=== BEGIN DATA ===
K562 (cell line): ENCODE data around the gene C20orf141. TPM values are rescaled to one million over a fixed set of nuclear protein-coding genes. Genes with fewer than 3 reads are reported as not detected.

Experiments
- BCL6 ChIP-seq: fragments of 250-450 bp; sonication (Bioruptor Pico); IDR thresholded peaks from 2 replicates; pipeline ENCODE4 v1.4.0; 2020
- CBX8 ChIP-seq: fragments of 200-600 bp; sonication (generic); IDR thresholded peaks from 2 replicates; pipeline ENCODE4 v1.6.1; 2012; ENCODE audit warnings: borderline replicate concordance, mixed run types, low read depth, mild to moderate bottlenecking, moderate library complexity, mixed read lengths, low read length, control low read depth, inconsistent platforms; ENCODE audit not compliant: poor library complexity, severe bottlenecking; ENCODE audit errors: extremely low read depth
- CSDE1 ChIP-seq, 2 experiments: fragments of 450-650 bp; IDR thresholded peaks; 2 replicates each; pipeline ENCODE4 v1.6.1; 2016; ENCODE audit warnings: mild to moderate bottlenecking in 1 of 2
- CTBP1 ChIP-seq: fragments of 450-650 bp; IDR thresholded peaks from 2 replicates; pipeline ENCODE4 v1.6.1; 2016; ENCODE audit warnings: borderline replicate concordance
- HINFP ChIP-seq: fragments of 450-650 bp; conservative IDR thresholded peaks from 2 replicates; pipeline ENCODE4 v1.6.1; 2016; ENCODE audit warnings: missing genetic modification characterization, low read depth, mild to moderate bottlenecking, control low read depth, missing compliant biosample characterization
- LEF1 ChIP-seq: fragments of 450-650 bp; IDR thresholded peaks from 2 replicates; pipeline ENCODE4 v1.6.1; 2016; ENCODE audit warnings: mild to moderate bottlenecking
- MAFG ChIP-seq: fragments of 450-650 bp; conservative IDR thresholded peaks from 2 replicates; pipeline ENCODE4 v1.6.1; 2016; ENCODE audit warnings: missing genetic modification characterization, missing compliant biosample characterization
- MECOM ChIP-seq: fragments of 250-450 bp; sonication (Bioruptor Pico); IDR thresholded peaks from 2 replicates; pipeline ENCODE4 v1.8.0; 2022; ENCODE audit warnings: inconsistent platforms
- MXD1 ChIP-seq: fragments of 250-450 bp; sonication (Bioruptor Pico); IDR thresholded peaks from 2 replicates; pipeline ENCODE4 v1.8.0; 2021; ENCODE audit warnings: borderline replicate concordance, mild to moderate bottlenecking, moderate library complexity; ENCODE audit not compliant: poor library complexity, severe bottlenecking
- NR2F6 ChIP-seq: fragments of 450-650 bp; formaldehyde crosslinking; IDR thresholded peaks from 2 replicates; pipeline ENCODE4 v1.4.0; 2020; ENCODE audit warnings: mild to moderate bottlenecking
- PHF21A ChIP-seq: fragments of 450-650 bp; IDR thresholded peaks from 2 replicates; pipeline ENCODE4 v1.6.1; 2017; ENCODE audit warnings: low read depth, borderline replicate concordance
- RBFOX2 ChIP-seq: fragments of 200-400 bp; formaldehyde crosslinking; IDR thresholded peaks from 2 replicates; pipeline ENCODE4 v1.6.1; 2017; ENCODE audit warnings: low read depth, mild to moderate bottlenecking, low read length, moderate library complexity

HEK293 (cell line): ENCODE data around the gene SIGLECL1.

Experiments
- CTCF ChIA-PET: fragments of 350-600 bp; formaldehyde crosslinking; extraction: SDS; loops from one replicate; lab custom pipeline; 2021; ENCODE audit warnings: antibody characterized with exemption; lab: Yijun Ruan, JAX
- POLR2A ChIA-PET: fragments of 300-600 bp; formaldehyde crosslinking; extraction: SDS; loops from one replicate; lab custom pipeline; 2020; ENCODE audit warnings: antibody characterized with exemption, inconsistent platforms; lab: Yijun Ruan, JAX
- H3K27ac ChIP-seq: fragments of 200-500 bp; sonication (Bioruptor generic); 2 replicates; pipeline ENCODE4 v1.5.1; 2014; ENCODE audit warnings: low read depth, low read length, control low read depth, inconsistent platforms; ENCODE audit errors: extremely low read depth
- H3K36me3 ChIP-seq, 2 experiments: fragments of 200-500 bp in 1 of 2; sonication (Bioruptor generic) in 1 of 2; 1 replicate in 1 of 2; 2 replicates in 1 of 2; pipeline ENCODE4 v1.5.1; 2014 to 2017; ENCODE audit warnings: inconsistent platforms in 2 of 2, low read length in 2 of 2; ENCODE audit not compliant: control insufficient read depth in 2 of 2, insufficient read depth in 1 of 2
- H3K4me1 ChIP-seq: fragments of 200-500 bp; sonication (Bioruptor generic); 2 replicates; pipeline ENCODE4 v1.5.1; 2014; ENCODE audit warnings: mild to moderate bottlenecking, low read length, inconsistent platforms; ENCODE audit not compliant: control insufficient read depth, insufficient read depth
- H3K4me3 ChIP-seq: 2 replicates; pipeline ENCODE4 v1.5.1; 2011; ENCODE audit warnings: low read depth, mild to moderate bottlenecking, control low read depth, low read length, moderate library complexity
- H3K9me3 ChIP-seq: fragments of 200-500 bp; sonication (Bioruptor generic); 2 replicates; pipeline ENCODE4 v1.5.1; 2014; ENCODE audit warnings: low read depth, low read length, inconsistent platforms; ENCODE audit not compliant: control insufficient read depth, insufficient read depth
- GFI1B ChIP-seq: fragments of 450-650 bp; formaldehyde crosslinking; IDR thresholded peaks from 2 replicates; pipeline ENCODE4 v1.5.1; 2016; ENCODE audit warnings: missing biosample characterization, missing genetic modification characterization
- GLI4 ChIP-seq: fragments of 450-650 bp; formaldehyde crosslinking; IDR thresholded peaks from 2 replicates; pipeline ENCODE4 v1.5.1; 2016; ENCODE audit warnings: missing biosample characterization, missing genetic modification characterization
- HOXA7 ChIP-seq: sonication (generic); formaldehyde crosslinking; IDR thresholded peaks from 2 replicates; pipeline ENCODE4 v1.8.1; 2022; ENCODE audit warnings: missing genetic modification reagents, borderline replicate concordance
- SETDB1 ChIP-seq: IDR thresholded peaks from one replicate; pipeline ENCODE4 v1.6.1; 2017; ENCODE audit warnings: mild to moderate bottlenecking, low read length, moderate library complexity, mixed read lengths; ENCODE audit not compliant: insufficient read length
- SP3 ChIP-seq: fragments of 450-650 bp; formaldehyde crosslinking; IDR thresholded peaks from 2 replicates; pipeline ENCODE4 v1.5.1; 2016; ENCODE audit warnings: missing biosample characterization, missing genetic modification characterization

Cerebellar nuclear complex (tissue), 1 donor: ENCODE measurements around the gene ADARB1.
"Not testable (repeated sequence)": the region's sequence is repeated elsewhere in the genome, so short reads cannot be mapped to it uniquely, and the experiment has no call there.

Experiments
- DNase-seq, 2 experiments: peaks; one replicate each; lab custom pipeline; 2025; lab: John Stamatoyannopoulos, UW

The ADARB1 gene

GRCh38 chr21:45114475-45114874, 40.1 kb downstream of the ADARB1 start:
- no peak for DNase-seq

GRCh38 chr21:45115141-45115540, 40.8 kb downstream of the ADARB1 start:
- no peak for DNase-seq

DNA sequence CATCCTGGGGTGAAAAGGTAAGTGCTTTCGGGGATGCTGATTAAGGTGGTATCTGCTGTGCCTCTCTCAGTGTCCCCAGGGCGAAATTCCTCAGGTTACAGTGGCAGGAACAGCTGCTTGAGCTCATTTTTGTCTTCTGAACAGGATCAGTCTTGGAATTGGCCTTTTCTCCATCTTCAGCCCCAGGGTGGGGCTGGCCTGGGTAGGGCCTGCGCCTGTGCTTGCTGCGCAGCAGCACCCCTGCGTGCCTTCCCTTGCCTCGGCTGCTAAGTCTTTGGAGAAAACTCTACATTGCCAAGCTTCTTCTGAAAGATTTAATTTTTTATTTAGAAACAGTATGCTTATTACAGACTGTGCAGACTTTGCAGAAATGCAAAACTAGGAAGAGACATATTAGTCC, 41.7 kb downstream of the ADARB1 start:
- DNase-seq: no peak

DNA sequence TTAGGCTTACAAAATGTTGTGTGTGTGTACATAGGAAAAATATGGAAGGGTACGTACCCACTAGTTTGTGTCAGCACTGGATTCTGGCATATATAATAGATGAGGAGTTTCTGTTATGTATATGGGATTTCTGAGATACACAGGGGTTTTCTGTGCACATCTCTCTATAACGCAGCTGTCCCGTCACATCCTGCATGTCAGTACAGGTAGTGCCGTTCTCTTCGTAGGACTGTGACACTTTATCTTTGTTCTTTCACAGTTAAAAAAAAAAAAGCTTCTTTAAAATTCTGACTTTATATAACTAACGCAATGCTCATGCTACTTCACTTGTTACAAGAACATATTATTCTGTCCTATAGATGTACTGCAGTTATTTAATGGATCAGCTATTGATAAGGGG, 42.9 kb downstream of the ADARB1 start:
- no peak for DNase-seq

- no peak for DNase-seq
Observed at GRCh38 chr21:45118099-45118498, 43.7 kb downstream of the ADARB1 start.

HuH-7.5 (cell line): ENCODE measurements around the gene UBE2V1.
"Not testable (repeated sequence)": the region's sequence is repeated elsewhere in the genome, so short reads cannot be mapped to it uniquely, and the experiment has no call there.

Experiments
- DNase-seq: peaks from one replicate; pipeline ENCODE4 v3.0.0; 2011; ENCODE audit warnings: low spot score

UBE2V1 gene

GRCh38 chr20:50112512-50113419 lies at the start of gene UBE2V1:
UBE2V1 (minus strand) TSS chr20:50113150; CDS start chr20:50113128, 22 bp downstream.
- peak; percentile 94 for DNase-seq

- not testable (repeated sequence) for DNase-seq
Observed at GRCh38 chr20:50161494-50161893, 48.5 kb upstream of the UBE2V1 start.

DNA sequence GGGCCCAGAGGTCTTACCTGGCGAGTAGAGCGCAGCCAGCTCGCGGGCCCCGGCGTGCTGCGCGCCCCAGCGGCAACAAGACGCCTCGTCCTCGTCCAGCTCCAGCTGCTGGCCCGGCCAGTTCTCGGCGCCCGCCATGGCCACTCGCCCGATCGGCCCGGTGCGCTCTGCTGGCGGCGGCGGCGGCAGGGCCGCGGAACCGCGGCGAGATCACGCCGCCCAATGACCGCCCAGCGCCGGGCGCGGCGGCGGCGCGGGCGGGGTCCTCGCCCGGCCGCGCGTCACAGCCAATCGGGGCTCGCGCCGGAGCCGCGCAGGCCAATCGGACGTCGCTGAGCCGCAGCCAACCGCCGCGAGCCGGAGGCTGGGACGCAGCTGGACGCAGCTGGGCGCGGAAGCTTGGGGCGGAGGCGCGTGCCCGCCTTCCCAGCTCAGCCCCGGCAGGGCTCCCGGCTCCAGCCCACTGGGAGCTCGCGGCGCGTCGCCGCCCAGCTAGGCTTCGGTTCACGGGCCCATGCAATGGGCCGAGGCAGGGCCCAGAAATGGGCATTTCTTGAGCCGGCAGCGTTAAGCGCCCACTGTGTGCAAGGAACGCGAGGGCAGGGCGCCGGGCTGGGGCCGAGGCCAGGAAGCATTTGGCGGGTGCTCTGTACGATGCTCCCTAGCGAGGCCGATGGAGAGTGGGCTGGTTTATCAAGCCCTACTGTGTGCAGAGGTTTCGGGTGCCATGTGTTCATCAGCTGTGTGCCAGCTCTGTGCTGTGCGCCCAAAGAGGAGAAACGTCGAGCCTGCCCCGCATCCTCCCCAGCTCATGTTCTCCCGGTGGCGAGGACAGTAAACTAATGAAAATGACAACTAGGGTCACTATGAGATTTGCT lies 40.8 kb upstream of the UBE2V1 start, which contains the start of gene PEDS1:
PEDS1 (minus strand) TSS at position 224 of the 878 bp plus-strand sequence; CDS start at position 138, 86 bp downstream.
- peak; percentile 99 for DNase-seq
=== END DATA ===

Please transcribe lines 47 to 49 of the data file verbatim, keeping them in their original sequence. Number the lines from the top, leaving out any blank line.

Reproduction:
- DNase-seq: peaks from one replicate; pipeline ENCODE4 v3.0.0; 2011; ENCODE audit warnings: low spot score

UBE2V1 gene

GRCh38 chr20:50112512-50113419 lies at the start of gene UBE2V1: